Quite often I find that I have an email from some politician asking me to answer a few questions to help understand my opinions and concerns. But predictably, the final question on the poll is a multiple choice question asking how much money I will donate to fund the politician's campaign, with none of the available answers describing what is most often the case. Even on the fairly rare occasion when I recognize the politician's name, I quite often do not wish to contribute. But that answer is not on the list of possible responses. The available answers are simply incomplete.
That makes that last question in the politician's poll a good illustration of an absence of logical completeness. A logically complete multiple-choice question should list answers that, taken together, exhaust all of the possibilities. Generally this can be accomplished with the addition of something essentially like a "non of the above" option. On an informal and inconsequential questionnaire this failure at completeness can be forgiven, it is not at all forgivable for a question on an important ballot. Logical completeness is a vitally important characteristic for a ballot and for a voting system.
In an article in this series that I wrote several years ago, I described another desirable characteristic for voting systems that I called "balanced":
By allowing voters an equal opportunity to vote for or against a candidate, balanced voting takes a sound middle ground between positive voting and negative voting.
Unfortunately it is all too easy to read this without taking sufficient note of the very important qualifier, "equal". Without this qualification it could be argued that even the widely promoted ranked voting system called Instant Runoff Voting (IRV) is, at least arguably, balanced. Much as with plurality voting with only two candidates, one might argue that a vote for all other candidates really amounts to a vote against one specific candidate. But using IRV IRV, all a voter needs to do in order to vote for a candidate is to prepare a list consisting of just a single candidate. But to vote against a specific candidate that voter must prepare a list every other candidates even if there are hundreds of them; even write-in candidates must be listed if write-ins are somehow allowed by the ballot.
Even if one is comfortable with the assertion that this is the same as voting against a candidate, it is clearly not an equal opportunity; even if there is no option to include write-in candidates, preparing the longer list is much more time consuming and mentally demanding and tedious task.
I cannot claim any serious knowledge of the history of ranked voting systems, but I suspect that an effort to formalize the notion of voting was the reason for its invention. I suspect that in that formalization, a voter was defined simply as an ordered list of candidates starting with the voter's favorite. It seems quite reasonable that someone might have done so based on the belief that, for the purpose of voting, that particular list encapsulates all that is important about a voter. What results is a simple theoretical model to describe and analyze different voting systems and quite likely that model gained some acceptance and popularity. With use, the model became accepted as the reality among the experts who studied voting and elections.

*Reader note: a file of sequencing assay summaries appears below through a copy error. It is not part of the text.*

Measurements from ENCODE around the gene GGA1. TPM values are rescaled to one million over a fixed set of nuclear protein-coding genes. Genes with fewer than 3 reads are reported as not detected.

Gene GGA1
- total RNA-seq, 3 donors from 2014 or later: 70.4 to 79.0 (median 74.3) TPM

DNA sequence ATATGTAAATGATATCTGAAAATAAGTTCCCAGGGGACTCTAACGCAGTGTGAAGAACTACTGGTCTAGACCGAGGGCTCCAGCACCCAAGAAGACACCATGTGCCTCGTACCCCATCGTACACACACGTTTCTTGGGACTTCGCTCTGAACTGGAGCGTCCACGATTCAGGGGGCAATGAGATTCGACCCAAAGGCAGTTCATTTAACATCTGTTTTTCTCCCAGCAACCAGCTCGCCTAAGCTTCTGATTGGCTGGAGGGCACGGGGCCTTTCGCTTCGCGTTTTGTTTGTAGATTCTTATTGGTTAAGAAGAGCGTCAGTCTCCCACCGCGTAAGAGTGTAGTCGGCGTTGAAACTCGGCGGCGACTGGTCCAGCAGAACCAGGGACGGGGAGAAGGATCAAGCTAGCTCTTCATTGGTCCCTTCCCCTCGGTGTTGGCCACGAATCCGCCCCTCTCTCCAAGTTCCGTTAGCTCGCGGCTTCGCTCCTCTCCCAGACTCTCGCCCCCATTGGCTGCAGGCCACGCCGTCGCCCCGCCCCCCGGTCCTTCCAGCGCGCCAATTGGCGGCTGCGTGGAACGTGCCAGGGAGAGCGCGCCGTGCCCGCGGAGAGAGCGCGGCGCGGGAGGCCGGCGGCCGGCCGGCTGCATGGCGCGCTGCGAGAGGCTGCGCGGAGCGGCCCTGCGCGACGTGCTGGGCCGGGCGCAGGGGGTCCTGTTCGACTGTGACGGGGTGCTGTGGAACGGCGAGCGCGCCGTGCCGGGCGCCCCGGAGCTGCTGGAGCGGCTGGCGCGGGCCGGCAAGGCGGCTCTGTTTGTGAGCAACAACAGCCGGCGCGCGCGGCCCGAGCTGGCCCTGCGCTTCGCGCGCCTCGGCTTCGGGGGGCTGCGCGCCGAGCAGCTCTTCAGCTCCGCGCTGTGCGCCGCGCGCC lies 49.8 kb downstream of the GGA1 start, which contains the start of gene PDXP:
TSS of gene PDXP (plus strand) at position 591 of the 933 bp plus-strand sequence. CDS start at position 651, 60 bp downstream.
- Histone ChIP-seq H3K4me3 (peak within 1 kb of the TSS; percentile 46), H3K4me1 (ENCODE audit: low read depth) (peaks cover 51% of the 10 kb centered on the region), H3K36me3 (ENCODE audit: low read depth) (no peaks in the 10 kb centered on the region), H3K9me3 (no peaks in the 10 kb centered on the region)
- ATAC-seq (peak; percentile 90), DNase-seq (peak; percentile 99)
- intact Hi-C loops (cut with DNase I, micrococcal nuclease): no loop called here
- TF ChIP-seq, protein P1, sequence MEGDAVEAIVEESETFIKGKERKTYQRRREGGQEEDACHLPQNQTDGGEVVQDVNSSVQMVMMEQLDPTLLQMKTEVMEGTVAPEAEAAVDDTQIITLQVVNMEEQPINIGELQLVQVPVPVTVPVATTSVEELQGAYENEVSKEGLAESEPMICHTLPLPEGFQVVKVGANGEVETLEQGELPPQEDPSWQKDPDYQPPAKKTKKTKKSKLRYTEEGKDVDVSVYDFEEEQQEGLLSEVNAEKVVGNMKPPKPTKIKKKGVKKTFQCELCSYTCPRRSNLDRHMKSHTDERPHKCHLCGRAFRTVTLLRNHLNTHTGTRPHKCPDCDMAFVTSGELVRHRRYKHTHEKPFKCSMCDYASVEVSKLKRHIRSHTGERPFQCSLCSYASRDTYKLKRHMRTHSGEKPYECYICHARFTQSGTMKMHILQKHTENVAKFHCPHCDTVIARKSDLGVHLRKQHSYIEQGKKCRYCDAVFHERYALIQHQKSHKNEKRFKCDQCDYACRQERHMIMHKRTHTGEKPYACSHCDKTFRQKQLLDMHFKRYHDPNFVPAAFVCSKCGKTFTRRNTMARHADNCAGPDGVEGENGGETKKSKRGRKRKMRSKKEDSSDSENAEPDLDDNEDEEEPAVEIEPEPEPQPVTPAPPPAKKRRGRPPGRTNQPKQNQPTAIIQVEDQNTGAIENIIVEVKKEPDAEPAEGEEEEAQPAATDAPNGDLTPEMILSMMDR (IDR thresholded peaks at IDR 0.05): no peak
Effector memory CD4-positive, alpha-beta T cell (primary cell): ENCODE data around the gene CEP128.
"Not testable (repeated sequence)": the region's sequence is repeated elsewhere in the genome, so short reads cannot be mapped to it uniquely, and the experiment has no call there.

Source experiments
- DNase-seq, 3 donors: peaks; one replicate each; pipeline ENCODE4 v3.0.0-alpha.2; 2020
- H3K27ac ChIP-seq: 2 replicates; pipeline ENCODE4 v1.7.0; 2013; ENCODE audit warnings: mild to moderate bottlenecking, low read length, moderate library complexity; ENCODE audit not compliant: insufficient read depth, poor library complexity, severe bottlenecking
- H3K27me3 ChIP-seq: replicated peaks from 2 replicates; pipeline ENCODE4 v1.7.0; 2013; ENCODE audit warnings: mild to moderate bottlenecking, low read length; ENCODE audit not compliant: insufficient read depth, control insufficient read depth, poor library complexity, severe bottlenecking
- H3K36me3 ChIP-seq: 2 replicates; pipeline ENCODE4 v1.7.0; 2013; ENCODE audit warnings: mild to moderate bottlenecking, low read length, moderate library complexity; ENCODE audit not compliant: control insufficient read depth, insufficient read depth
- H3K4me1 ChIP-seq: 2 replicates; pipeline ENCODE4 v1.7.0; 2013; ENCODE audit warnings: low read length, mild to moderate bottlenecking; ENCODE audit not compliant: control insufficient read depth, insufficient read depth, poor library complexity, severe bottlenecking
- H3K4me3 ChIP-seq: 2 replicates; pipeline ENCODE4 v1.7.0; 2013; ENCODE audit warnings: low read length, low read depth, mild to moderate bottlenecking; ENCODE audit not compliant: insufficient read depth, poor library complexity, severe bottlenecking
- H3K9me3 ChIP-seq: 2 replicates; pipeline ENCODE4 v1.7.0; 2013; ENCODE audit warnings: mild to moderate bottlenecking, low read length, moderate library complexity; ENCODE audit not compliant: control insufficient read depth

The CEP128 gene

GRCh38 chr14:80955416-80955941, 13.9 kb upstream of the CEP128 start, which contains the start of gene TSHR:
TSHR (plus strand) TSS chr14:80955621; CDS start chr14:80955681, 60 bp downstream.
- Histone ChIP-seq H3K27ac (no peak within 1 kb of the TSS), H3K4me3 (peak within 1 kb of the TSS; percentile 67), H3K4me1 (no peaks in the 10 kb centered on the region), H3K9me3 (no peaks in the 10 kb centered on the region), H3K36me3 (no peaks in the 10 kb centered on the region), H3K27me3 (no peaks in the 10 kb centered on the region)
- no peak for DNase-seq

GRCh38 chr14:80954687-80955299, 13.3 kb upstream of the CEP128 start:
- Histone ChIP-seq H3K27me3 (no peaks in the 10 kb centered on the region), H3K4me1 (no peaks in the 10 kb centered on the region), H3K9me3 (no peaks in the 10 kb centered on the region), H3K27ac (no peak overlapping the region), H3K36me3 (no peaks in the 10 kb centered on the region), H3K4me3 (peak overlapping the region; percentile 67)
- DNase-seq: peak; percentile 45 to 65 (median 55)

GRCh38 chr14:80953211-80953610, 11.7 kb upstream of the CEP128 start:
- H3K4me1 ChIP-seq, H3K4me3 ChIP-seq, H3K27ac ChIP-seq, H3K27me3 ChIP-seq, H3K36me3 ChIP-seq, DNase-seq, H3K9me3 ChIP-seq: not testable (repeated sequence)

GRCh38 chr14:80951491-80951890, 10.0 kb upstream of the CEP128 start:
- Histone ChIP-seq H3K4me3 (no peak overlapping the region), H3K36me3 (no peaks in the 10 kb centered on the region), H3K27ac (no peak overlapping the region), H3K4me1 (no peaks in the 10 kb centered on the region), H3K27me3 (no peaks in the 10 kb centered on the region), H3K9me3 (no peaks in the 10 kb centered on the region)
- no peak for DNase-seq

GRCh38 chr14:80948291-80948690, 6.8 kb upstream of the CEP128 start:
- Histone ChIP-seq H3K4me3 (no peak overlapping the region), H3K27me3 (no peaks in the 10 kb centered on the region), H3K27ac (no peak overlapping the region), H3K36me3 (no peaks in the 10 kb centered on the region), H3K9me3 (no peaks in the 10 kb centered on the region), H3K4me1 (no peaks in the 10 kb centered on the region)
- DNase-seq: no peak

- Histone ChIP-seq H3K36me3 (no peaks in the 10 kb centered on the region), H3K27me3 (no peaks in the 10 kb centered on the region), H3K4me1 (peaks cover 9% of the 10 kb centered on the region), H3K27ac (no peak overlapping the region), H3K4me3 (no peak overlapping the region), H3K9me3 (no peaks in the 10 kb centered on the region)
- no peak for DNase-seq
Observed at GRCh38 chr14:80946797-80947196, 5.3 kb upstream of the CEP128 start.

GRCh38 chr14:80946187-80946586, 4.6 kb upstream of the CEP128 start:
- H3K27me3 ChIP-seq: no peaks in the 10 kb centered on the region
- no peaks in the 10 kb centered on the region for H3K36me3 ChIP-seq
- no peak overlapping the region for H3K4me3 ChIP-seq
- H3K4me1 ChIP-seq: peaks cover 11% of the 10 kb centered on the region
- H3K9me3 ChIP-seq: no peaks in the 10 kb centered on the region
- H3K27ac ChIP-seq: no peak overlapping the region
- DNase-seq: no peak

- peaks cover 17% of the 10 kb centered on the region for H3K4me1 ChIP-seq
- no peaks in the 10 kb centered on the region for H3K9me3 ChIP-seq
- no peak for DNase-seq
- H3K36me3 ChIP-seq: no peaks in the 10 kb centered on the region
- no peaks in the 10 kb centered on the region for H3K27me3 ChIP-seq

For these experts, whether the model fits real-world reality did not remain an issue; they were studying the abstract model, not the actual world. I'm not faulting anyone for this; in theoretical explorations it is necessary to abstract what seem to be the important features and ignore those that seem irrelevant. At the stage of applying results, however, the accuracy of the model really should be scrutinized carefully.
If a voter is understood to be simply an ordered list of preferences, surely the best voting system would be a ranked system that simply asks each voter for that all-important list. Given that train of thought, a ranked voting system collects all of the voters' preferences and surely some ranked voting system simply must be the best approach to voting. Arrow's Theorem certainly must have been a shock to students of this model. How is it possible that every voting system is so very flawed?
Early in these articles, however, I argued that the characterization of a voter as a ranked list of candidates did not match particularly well with real world voters; in fact it is generally quite difficult for an honest voter to produce such a list. The list in many if not most cases is grossly over-determined, specifying a relative ordering of candidates when no such ordering actually exists in the voter's mind. From this vantage point, the disappointment of Arrow's theorem is not really so surprising. It is not all voting systems that are proven flawed by Arrow's theorem, just the ranked ones which happen to force a voter to specify an order of preference when in reality the voter is unable to honestly formulate such an order.
None of the balanced voting systems introduced in this series are ranked systems and so none of these systems are subject to the dire warnings of Arrow's theorem. These balanced voting systems (with the exception of XMAV) are all logically complete as well. In the case of Balanced Approval Voting (BAV) that logical completeness is achieved by allowing the voter to remain neutral on a candidate as well as to approve or disapprove of that candidate. Denying the voter that third option results in either a system (viz. Approval Voting) that is not balanced or it results in a system, eXcluded Middle Approval Voting (XMAV) , that fails to be logically complete. The difference between AV and XMAV may merely be the way the available choices are described to the voter, but that is an important difference that changes how the voter understands the ballot and how the voter votes.